Disability Pensions - A Problem for Equitable Distribution

Disability benefits, compensation paid workers who become disabled as a result of work or accidents on the job in the form of a pension, can be difficult to classify and divide in a divorce.

Courts are divided about whether disability payments are marital or separate property. Viewed one way, disability benefits appear to be separate property since they are compensation for a personal injury, which involves damage to a person and his or her self-esteem as well as pain and suffering. Viewed another way, they are a fringe benefit of employment that transpired during a marriage, and injuries that happened as a result of efforts in support of an economic unit, that is, the marriage. Courts holding that disability benefits are marital property generally focus on them as a form of deferred compensation, or they cite the absence of legislative law specifically excluding them distribution. Courts ruling that the benefits are separate property seem guided by the personal nature of the reason for them.

In a divorce the worker spouse typically portrays all payments, even those received after normal retirement age, as income replacement and hence separate property, while the other spouse asserts that the payments are the onset of retirement and hence marital property.

Increasingly, some courts do what is termed a "purpose analysis," separating the disability benefits into a retirement component, which is marital, and disability component, which is separate "except to the extent that the benefits serve to compensate the marital partnership for lost earnings during the marriage."

Normally, the disability provisions of a defined benefit pension plan are unique to the plan, and some plans describe the disability pension as a regular pension when the participant attains a normal retirement age. The court, to determine the marital portion of a disability pension, needs to know the age and service requirements of the disability pension compared to the age and service requirements of a normal pension; the amount and duration of the disability payments, and the factor of what is called "future service" in any calculation of benefits, that is, "the extent to which the disability pension is paid in lieu of retirement benefits."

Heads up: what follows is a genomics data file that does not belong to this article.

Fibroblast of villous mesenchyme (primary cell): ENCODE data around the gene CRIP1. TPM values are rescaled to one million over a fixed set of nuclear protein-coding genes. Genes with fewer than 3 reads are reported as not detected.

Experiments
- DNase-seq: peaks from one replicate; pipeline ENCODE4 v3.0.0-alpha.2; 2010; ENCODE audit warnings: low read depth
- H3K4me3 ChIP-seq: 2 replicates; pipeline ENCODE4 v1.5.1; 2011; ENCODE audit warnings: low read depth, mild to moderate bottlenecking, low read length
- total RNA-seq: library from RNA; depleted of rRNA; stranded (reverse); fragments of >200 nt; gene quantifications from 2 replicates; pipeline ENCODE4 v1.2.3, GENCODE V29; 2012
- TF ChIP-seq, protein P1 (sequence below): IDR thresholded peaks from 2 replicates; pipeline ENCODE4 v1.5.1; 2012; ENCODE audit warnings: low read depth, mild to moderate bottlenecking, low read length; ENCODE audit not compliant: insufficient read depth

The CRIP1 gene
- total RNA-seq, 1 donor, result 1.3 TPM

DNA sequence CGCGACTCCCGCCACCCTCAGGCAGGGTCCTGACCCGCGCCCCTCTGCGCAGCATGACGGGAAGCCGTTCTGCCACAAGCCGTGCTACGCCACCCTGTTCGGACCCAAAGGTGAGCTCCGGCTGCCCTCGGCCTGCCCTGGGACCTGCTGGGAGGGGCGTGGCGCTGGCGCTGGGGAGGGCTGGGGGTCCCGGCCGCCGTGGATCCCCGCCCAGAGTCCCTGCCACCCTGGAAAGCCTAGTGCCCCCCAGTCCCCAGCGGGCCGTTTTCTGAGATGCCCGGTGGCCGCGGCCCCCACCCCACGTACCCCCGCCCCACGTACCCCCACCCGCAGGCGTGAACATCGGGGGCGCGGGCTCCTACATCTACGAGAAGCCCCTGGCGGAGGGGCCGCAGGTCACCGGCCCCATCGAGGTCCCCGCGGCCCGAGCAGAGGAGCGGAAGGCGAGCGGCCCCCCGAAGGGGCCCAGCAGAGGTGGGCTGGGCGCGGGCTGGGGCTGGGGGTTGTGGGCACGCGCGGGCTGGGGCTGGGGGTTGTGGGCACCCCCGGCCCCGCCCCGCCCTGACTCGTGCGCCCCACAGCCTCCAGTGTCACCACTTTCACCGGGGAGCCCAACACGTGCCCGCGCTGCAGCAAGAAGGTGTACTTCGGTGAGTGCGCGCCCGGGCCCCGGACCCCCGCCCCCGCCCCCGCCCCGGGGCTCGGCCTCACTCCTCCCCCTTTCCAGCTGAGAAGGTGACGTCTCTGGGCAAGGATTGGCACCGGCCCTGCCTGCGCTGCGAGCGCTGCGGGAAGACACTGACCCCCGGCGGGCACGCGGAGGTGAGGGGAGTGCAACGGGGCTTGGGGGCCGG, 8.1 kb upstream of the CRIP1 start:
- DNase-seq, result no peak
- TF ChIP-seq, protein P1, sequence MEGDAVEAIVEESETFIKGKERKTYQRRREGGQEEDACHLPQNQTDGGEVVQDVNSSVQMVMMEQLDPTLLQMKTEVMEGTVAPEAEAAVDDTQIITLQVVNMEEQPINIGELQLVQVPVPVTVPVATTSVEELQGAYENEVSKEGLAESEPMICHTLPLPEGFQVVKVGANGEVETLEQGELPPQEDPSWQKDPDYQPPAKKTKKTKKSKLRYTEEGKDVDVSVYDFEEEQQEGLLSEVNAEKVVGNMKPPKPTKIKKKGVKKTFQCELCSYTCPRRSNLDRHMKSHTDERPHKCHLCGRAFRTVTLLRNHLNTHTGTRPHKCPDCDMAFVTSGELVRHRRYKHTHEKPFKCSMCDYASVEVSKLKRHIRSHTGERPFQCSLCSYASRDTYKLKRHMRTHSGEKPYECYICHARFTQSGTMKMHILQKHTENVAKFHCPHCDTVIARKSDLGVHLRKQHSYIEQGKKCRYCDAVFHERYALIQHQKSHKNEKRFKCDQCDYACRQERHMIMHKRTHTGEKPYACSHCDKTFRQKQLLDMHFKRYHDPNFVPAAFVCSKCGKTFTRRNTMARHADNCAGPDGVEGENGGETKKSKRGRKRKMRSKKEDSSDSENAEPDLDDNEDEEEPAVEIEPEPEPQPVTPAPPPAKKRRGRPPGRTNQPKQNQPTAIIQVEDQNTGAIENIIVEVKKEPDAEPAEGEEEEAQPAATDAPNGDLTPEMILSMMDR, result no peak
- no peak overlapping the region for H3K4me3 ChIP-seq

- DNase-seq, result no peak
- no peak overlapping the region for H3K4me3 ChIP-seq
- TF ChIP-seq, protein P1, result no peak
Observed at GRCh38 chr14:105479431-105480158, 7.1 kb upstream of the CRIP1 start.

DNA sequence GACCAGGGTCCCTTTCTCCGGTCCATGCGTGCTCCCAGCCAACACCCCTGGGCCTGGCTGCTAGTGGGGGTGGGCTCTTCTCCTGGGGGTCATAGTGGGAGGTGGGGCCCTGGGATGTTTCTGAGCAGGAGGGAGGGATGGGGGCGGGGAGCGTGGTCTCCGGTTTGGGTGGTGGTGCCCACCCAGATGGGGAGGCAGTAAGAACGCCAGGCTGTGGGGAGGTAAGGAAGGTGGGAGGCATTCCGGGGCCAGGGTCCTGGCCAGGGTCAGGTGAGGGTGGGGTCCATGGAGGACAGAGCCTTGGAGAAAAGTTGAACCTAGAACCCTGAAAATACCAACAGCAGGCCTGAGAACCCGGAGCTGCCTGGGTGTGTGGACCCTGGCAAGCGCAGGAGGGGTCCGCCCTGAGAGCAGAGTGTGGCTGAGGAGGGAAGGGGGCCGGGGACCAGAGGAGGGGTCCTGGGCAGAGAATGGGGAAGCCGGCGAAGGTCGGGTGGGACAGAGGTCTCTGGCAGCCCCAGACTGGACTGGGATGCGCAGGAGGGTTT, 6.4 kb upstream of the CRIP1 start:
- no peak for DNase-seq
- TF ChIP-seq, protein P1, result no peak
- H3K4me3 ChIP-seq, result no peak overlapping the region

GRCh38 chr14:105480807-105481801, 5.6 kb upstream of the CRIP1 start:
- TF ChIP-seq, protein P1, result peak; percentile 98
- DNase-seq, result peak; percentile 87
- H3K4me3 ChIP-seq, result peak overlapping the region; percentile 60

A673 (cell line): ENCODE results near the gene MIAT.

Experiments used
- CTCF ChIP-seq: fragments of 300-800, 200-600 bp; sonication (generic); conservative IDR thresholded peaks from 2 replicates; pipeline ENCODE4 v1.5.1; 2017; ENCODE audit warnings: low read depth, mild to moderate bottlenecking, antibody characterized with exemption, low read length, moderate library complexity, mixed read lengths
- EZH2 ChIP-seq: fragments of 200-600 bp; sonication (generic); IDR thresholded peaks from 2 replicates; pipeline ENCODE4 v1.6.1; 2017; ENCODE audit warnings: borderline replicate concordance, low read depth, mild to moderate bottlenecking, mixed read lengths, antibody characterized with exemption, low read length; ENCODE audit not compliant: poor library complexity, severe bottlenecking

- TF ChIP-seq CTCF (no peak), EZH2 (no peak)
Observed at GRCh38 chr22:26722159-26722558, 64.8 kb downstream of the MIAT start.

Sometimes, however, disability benefits are paid only after the employee waives retirement benefits. In cases where the party waives retirement in favor of disability, courts have considered the difference between the former and the latter, ruling that anything above what the party normally would have received is the "true disability component." In this way, the retirement benefit portion of the benefit can be treated as it would in any divorce action. In cases where the classification of benefits is open to argument, the burden of proof is generally on the spouse arguing that the property is separate.

Although the treatment of the disability component is mixed, a significant number of courts treat it as separate property when the payment is due after the date of the classification of assets. In other words, disability payments are separate property because they are seen as a substitute for lost wages.

In general, courts are equally divided about the classification of private disability insurance as they are about employer-provided disability insurance. Private disability insurance, however, may raise another consideration since it is generally purchased with marital funds and hence may be arguably marital property.

Authored By: Theodore K. Long, Jr., President, Pension Appraisers Online, Inc.

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